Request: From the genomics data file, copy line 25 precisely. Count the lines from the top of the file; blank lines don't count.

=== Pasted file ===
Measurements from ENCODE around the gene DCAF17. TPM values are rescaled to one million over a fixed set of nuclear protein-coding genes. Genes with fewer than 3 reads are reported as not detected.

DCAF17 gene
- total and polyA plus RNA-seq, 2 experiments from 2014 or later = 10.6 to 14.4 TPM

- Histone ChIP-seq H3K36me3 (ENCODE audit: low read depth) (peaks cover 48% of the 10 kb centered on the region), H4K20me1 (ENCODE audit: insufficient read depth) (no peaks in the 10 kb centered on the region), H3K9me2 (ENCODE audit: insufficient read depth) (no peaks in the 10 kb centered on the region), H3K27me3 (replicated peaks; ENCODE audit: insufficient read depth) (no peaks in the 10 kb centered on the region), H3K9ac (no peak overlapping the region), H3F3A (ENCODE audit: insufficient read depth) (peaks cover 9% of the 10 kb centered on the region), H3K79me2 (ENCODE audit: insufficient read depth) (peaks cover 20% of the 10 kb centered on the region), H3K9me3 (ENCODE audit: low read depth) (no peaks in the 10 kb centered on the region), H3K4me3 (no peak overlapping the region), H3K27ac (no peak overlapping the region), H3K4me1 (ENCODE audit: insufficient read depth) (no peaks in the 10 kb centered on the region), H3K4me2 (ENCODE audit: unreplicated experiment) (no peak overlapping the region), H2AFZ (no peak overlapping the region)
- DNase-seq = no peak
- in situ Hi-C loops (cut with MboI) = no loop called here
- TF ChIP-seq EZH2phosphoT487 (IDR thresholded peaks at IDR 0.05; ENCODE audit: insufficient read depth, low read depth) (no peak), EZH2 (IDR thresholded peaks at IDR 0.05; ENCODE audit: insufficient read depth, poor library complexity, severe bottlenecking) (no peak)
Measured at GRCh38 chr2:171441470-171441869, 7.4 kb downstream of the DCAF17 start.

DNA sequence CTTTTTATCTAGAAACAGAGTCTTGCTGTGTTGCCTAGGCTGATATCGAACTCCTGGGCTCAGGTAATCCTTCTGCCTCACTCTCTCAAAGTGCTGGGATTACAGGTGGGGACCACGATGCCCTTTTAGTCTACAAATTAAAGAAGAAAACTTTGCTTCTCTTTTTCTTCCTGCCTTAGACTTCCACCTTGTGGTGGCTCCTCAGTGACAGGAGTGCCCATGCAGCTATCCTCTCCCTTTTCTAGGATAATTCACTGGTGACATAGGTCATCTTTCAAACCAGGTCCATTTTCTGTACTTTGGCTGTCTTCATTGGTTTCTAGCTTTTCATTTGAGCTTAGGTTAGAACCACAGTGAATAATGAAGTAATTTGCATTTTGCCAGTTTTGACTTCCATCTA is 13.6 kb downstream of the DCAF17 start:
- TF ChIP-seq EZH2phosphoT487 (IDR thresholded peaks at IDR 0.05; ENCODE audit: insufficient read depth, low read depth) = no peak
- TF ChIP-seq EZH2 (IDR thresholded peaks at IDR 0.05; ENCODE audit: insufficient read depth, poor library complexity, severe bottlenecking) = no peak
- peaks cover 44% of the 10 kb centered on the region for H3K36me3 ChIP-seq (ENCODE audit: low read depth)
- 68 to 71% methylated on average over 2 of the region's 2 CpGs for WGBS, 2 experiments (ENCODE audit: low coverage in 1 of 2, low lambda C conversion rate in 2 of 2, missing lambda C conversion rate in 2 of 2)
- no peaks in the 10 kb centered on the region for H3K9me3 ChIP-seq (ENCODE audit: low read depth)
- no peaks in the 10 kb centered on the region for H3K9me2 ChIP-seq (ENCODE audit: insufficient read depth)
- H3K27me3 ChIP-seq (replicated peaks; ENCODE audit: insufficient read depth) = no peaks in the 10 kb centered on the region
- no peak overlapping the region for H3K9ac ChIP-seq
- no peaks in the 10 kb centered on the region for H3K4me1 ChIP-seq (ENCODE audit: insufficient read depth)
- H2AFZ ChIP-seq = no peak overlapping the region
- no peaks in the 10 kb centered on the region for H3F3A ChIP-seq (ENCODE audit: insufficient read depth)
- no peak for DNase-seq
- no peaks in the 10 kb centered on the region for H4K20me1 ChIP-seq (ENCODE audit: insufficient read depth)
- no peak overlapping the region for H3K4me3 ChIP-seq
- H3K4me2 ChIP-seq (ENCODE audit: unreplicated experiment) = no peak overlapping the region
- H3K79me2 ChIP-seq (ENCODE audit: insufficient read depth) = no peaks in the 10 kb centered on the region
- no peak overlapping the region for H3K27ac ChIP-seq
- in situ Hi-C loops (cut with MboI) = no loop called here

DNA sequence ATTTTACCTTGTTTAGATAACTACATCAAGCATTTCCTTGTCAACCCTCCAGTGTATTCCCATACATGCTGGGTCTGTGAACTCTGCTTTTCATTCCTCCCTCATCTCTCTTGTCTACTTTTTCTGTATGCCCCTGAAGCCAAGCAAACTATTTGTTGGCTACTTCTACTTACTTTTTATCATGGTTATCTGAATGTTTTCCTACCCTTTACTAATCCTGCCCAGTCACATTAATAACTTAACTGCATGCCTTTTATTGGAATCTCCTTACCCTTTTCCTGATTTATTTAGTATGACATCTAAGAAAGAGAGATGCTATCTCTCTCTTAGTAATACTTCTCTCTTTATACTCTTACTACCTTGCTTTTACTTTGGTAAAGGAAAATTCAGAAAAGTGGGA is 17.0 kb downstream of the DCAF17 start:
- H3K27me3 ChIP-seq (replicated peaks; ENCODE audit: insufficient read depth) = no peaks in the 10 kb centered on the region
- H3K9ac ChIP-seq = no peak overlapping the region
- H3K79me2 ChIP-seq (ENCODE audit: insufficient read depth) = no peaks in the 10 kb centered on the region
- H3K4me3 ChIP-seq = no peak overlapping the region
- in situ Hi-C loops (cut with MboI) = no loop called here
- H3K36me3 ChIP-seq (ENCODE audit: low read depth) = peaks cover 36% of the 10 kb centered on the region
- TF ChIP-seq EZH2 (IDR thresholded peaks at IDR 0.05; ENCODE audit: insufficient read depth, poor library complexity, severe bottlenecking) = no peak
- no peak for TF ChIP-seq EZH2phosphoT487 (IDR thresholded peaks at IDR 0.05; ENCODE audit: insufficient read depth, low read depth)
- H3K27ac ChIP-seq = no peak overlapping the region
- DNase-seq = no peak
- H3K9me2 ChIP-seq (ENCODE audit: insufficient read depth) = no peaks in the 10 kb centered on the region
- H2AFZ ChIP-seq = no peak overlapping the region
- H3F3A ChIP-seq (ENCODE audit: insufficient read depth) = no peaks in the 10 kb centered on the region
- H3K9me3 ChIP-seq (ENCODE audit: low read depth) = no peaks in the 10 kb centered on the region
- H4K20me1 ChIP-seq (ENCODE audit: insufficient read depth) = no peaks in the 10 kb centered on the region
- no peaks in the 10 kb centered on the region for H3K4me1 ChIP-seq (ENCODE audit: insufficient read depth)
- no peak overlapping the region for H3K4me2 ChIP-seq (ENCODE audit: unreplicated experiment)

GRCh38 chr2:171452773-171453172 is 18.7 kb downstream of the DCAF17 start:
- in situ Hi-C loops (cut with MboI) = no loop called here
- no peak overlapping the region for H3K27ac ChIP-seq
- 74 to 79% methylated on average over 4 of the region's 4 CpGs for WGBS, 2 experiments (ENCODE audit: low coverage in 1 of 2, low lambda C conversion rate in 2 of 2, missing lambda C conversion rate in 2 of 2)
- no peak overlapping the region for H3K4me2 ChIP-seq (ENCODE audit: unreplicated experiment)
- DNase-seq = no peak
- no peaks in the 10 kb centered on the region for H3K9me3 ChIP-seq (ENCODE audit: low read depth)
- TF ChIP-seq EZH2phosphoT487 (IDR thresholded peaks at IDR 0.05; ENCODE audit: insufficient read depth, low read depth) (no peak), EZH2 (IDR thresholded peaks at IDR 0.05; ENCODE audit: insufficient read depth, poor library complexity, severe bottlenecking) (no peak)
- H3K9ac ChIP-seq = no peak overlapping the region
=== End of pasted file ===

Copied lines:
- H3K79me2 ChIP-seq (ENCODE audit: insufficient read depth) = no peaks in the 10 kb centered on the region